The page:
Connect with Us: Foodservice RDs & Health Professionals

Trying To Lose Weight? Lighten Up With Eggs!

When you think eggs, think satiety, and feeling satiated helps you achieve your weight loss goal.  As usual, I like to explore the meaning of words, and this month, satiety provokes my interest.  To be satiated means to be full, to be satisfied completely, usually related to food, and eating eggs are a smart strategy to achieve that goal.

Weight is just a number on the scale, but how you get to weight loss makes a big difference in whether or not you can stay at your goal permanently.  I always like to say that all “diets’ work”…in terms of reducing calories and increasing activity. But, what you do to reduce those calories can make a big difference in maintaining your goal weight.

If you “go on” a weight loss diet, and use diet supplements or meal replacements to cut your calories, what do you do after you lose your weight?  Do you go back to eating what you used to eat…the ‘diet’ that made you overweight to begin with?  Isn’t it smarter, more strategic, to adopt healthy behaviors now…choose foods differently so that you lose weight by eating smart, instead of ‘dieting’ in the first place.  Make your usual diet a satiating one, and you can lose weight permanently.

That’s why a study comparing a breakfast of eggs compared to bagels is exciting.  Two groups consumed a similar number of calories and protein, but the egg group (2 breakfast eggs daily) felt fuller and more satisfied before lunchtime compared to the bagel breakfast group.  The researchers estimate that because they were more satiated from eggs at breakfast, they ate less for lunch…significantly less, about 160 calories less per day.  That adds up!  And they reported being less hungry from the rest of day.  Over the course of one year you could tip that scale in your favor, because you’re consuming about 17 pounds worth of fewer calories.

But, hold on, are all egg breakfasts created equal?  No, because it’s all in the preparation.  Many inherently healthy foods are made fatty and high-calorie because of how that food is served.  A healthy food, on its own, may have the power of satiety, and then be adulterated and changed so that it’s barely recognizable. Think of that poor baked potato, with just about 100 smart calories, sitting innocently in its bare skin, full of potassium, magnesium, and with fiber and protein too.  But when you glob on sour cream and cheese, then that potato becomes a vehicle for fat—each added tablespoon has about has many calories as the potato itself.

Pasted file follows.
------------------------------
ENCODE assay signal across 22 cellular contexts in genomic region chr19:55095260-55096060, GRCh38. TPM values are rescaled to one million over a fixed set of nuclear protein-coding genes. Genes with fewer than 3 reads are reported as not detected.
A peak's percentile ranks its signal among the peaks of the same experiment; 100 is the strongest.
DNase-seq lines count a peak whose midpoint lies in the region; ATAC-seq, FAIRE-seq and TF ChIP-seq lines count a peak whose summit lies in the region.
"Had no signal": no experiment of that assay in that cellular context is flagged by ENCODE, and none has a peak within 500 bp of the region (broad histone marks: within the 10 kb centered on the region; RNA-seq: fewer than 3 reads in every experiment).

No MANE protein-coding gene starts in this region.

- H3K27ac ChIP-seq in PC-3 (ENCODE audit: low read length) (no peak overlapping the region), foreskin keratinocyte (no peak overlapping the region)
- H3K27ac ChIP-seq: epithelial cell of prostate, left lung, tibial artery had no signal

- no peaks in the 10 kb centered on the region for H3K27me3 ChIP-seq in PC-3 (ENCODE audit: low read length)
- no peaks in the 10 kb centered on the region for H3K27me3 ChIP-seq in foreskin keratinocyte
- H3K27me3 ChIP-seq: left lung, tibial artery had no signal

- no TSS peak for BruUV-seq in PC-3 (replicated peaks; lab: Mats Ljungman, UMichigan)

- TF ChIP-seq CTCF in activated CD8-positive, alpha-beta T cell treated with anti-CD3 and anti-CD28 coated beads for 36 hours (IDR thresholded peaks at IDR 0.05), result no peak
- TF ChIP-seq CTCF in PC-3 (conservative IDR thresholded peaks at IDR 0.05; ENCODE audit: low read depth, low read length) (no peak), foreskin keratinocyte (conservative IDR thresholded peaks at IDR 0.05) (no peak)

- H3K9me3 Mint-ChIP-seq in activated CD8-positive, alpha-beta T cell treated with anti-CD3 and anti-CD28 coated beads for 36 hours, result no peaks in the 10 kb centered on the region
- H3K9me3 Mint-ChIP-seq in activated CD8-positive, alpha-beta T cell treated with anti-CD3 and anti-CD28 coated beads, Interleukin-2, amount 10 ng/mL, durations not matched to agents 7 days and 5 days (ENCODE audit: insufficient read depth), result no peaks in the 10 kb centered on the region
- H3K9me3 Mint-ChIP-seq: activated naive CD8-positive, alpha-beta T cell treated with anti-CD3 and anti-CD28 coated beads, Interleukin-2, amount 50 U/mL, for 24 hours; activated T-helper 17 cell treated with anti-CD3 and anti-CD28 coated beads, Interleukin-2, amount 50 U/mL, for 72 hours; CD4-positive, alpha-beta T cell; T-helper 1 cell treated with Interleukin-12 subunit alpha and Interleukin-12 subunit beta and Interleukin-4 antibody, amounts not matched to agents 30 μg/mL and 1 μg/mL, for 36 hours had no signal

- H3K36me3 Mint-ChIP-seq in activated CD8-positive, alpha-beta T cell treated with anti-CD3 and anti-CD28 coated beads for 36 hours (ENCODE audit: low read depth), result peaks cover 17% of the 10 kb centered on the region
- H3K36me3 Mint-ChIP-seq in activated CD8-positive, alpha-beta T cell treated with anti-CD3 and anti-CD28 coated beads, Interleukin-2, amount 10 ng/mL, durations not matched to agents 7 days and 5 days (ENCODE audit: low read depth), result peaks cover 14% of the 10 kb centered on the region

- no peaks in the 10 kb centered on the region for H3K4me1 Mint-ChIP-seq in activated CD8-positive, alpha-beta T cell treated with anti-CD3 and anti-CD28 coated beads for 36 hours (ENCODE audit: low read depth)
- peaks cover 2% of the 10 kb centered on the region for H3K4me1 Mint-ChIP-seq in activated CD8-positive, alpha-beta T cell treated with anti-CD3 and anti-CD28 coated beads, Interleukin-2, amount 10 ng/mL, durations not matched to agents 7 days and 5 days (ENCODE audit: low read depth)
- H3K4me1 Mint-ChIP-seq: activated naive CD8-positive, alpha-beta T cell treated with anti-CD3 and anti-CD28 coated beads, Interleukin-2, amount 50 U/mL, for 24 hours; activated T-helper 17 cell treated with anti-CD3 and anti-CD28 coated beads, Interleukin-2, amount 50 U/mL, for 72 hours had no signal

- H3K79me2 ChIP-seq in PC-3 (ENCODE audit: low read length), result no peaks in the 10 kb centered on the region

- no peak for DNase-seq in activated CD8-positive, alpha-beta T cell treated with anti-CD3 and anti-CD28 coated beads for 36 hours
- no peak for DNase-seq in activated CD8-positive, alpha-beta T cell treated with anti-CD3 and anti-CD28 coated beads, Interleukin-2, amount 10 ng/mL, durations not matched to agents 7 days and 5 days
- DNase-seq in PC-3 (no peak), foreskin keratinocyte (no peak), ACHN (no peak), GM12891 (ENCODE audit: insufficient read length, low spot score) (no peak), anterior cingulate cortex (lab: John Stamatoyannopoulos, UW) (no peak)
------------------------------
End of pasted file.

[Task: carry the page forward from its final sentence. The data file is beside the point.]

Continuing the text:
And it’s the same with eggs!  Eggs, those small gems of tasty nutrition, with about 70 calories, zinc, iron and vitamins A, D, E and B12 and about 6 grams of protein per egg—they contain all the essential amino acids necessary for good health. But fried in fat, scrambled in whole fat milk, or covered with cheese, well, that’s adding hundreds of calories and grams of saturated fat.  Uncover the true taste and benefits of eggs for staying satisfied while losing weight.

I think that the most common reason given for not eating eggs for breakfast is not having time.  I ask clients, if you had the time, would you rather eat eggs for breakfast or would you rather have instant oatmeal or cold cereal, or a granola bar, or a bagel with a schmear?  Just about everyone who likes eggs wants eggs, so time-challenged people, for breakfast, for lunch, and for dinner too, here are some weight-wise eating options.

Tips for eating healthy with eggs all day:

  •  Breakfast:  My favorite quick-hot-egg breakfasts is cracking an egg into a microwave-proof cup, cook for 1 minute, top with a grind of sea salt and cracked pepper.  Hard boiled eggs are great for grab-and-go.
  • Lunch:  Slice a hard boiled over whole wheat pita: layer on some slices of tomato and avocado.  Egg salad is a breeze to make: add diced celery, onion, and a tablespoon of nonfat Greek yogurt and a teaspoon of Dijon mustard. Or try Safest Choice’s Healthy Egg Salad Florentine Recipe here.
  • Dinner: Think frittata, an open-faced omelet.  My favorite is beating a couple of eggs per person with some non-fat buttermilk, then quick-sauté your favorite veggies: mushrooms, onions, peppers, and tomatoes, then cook in a medium-hot skillet until set.  Now you’re cooking!

 

Safest Choice broccoli and carrot frittata